I attended one of Riverview’s ReinventLaw events this week built around Mitch Kowalski’s book. This was largely a group of people of innovation friendly lawyers. On one level it felt a bit like Hamlet missing, not the Prince, but the Uncle. The cranky Uncles who believe that things should, can or will stay as they are were thin on the ground. Even the journalists had a slightly less world weary air about them (that could have been the sugar-carb fest which accompanied coffee).
That one-sidedness to the debate might have felt like a disadvantage but it wasn’t. We got a more nuanced discussion. It was free of the need to deal with more basic issues presented by the it ain’t broke so don’t fix it brigade. And it allowed some of the more important problems with new thinking to surface.
Nevertheless, I left with a somewhat abiding sense that something was missing. Most of the discussion focused on the doing more for less debate; the (inevitable?) decline of equity partnerships as the signature business model of the legal profession; and, the inexorable rise of fixed fees as the standard model of charging for all but the most bespoke of legal services. I am broadly persuaded that these things are going to happen, but for me they do pose a number of issues which are not really addressed yet. What might they be?
One is that fixed fees are not a magic bullet. They do not necessarily align client and lawyer incentives and they do have specific problems (most notably a risk that corners will be cut). What fixed fees do is allow greater competition, and they release firms and their employees from some ethical and management problems (of the ‘all we need to do to stay afloat is more hours’ nature). That is almost certainly a good thing, but for the system to evolve successfully requires firms and others to get a clearer grasp on quality. Not that quality problems didn’t exist before fixed fees, just that some problems are exacerbated. Where the choice is between keeping a fixed fee case to an average cost profile and taking a step which (say) there has a 50:50 chance of helping the client’s case, lawyers will see those choices as less favourable to the client and themselves (50:50 will look and feel like 20:80). Economic incentives build in biases, and those subject to them may not always be aware of them. I’d like to see evidence of how that is going to be tackled.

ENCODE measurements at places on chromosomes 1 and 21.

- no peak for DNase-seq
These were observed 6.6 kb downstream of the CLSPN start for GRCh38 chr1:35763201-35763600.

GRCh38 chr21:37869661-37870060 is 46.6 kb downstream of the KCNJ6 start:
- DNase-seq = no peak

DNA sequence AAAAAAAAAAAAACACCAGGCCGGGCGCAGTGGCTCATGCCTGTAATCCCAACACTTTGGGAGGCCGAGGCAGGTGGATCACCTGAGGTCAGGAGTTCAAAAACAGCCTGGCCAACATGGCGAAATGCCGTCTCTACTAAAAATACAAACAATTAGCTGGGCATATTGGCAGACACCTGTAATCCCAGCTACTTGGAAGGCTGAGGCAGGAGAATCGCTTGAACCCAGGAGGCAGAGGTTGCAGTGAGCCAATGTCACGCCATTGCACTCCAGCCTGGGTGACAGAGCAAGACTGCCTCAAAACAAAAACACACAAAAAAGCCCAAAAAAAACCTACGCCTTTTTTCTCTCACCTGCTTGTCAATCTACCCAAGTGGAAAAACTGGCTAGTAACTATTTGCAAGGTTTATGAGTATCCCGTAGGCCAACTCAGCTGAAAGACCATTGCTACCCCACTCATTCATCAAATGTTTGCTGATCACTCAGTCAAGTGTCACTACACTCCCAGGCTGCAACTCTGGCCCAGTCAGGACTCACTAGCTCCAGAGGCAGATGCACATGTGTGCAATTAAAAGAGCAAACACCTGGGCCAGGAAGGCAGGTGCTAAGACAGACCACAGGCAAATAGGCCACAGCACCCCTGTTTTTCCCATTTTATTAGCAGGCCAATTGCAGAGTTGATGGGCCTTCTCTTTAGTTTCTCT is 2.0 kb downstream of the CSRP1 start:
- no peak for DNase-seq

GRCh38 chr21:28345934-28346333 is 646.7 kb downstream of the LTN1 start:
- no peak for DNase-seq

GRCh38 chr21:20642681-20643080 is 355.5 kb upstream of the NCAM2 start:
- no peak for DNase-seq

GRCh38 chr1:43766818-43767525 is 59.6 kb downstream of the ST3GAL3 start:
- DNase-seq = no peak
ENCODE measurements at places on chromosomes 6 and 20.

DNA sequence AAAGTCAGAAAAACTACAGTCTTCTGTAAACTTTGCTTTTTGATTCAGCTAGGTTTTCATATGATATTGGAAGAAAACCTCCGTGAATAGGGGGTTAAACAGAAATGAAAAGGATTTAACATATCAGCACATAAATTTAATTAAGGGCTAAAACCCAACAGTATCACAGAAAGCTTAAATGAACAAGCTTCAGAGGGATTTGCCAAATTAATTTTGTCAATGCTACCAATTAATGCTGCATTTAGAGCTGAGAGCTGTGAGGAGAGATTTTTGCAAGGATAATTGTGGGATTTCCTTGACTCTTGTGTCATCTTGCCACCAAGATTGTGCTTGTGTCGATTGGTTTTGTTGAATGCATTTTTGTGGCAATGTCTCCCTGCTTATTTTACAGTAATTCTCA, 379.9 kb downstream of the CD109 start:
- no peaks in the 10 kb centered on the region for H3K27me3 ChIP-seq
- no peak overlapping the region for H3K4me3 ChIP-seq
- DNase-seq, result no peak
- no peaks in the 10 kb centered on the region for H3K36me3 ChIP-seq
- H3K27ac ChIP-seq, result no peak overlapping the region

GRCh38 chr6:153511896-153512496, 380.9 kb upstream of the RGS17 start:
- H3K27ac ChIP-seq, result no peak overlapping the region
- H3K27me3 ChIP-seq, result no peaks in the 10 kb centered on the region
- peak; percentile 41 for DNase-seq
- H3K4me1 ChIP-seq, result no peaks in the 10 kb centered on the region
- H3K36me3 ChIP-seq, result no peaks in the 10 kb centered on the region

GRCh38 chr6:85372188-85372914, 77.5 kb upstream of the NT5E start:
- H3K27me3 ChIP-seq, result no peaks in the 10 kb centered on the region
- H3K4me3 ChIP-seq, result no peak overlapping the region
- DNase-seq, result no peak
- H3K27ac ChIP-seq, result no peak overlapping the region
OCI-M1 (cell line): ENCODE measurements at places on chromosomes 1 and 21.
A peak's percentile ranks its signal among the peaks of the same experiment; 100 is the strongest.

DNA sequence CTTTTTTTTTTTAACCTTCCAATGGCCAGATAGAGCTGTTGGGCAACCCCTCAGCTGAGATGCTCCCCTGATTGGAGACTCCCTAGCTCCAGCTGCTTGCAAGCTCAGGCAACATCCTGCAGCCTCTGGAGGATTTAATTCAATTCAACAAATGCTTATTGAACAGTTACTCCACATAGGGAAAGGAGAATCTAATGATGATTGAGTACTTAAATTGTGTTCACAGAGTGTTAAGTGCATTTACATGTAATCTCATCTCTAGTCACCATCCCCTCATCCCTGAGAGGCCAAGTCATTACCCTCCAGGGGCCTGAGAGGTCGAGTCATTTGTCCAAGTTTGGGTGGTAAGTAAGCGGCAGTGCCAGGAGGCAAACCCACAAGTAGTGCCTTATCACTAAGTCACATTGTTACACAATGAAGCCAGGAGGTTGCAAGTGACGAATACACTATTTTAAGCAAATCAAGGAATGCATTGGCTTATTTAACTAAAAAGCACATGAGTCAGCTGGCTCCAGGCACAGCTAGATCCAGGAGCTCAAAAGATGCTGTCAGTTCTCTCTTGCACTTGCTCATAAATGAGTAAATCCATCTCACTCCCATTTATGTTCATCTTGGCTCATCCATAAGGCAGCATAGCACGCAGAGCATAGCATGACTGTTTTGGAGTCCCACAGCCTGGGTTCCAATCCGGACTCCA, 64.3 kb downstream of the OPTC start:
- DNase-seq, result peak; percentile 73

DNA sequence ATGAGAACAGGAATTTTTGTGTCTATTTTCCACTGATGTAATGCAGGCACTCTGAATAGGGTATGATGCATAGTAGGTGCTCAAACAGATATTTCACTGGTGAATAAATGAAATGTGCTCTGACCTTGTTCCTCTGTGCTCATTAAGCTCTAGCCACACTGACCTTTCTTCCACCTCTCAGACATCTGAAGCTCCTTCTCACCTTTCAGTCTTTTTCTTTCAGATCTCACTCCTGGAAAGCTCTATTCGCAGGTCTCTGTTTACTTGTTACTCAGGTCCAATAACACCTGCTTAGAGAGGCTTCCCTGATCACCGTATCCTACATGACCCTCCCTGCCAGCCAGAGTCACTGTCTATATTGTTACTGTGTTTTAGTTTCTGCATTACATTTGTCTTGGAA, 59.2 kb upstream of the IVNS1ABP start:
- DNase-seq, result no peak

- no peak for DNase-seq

A second problem is a comment on the main state the debate is at. This is what change managers would, I think, refer to the burning bridge phase. The Innovators have an interest in talking the fire up and saying the system is broken because it attracts clients attention (especially General Counsel). Most in the profession don’t believe them, or won’t admit it, so the debate tends to focus on whether the bridge is burning. But in many ways saying fixed fees are coming; that the partnership model is a busted flush (see Stephen Mayson’s excellent blog here); or, that PEP is an insidious way to value legal businesses are not really the issues of most interest. Sure, firms need to be thinking about these, and it is possible that the crank Uncles are right and these arguments are given more potency than they deserve by recessional impacts on legal services, but ultimately these are just the issues that the legal services market has to jump over as it makes its way off the burning bridge. It’s what comes next that is really interesting.
So far, the lessons that are emerging around the ‘what next’ question are rather process driven and clouded by, I think, the cultural baggage of current models. So doing more for less, means doing more or less the same thing but with a better understanding of client’s needs and priorities, being more ‘commercial’, ‘adding value’ and the like. Whilst I do not like the opacity of the language, and can see some situations where being too commercial or value driven could be dangerous, I do not have a fundamental problem with the underlying ideas. The issue though is once competition does its work, and process has been driven towards a more optimal approach, where does it lead us?